In April 1862, the Confederate Congress passed the First Conscription Act in order to increase manpower in the Confederate armies, which were rapidly losing soldiers as twelve-month-enlistments expired and volunteers were fewer than anticipated. This act made all white males aged 18 to 35 eligible for military service and extended the twelve-month volunteers’ service, but allowed anyone who could afford it to hire a substitute (a controversial provision that was repealed at the end of 1863). The act exempted men in certain occupations, mostly government officials, educators, ministers, factory workers, and munitions workers. It did not exempt plantation overseers, which led to many plantations now being run by women, elderly men, or children.
President Abraham Lincoln issued his preliminary Emancipation Proclamation on September 22, 1862. Critics of the proclamation, both North and South, claimed Lincoln was trying to incite slave rebellions, which had been a persistent fear for white slaveholders in the South since the American Revolution. In order to prevent events similar to Nat Turner’s revolt in 1831, the Confederate Congress passed a Second Conscription Act, which included a piece of legislation that would become known as the “Twenty Negro Law.” It exempted from military service one white overseer for every 20 enslaved people on a plantation, “to secure the proper police of the country.” This would allow enough white males to stay home to defend against a so-called domestic insurrection.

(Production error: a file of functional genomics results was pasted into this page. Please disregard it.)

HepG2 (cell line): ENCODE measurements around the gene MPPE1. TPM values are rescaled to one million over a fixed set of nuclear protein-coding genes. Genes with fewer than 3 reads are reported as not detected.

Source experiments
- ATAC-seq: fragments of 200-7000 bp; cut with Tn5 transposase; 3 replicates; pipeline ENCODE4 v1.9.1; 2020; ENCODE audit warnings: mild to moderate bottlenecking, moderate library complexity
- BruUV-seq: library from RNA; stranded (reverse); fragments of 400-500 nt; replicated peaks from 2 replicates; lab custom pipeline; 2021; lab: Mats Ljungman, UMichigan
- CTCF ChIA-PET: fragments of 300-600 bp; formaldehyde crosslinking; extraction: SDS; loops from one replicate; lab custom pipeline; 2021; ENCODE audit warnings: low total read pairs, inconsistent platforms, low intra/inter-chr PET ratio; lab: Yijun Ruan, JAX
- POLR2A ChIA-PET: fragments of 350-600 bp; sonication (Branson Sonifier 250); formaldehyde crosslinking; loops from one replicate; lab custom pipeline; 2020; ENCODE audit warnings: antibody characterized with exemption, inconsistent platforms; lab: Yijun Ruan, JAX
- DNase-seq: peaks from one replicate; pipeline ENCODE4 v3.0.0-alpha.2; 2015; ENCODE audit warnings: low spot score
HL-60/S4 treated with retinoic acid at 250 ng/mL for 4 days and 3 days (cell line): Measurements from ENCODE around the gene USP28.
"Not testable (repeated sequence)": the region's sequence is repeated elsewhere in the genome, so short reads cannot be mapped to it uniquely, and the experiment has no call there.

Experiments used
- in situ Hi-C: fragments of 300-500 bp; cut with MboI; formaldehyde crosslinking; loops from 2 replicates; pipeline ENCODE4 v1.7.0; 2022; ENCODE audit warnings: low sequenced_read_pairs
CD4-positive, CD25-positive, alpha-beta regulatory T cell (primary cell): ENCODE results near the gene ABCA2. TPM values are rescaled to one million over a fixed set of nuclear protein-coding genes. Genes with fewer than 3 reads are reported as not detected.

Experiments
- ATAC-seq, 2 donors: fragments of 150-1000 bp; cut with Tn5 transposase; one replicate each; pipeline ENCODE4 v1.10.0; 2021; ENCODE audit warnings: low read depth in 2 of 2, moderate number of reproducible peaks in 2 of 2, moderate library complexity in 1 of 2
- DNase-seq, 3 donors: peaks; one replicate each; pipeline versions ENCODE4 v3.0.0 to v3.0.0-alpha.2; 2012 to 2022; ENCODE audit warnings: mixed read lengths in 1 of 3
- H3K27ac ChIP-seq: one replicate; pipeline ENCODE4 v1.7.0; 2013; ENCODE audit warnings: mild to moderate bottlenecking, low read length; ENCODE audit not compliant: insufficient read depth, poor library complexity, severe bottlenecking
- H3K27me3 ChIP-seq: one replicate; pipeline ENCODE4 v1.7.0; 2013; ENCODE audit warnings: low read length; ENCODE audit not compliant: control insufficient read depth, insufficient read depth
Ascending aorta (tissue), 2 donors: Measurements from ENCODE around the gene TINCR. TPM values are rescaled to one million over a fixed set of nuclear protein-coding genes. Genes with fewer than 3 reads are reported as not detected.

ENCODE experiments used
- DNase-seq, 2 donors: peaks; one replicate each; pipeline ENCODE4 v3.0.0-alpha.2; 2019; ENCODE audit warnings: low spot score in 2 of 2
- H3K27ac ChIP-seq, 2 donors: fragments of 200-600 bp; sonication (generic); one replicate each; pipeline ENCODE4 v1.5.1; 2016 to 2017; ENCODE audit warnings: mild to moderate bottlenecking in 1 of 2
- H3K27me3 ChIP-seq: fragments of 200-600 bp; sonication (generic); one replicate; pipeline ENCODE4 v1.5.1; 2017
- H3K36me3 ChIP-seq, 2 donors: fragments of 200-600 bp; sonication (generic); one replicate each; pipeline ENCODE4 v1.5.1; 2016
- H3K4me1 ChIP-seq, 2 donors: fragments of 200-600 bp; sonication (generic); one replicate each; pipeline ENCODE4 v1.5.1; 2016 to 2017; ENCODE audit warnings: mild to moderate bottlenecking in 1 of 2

This law was highly unpopular among poor white Southerners, who owned little to no slaves. It also angered ordinary Confederate soldiers, such as Sam R. Watkins. He wrote in his well-known memoir Co. Aytch that the Twenty Negro Law “gave us the blues; we wanted 20 negroes.” It also “raised the howl of ‘rich man’s war, poor man’s fight,’” a common theme that arose both North and South whenever the draft was invoked. However, the cry took on a more acrimonious tone among white Southerners, who feared their rights were once again being trampled upon by an overbearing federal government. Their “peculiar institution” further intensified such resentment. Yet the law remained in place until the Confederate government ceased to exist at the end of the war.
Inhuman Bondage: The Rise and Fall of Slavery in the New World By: David Brion Davis
The Dred Scott Case: Its Significance in American Law and Politics By: Don E. Fehrenbacher
Dred Scott v. Sandford: A Brief History with Documents By: Paul Finkelman
Battle Cry of Freedom: The Civil War Era By: James M. McPherson
The Oxford Handbook of Slavery in the Americas By: Robert L. Paquette and Mark M. Smith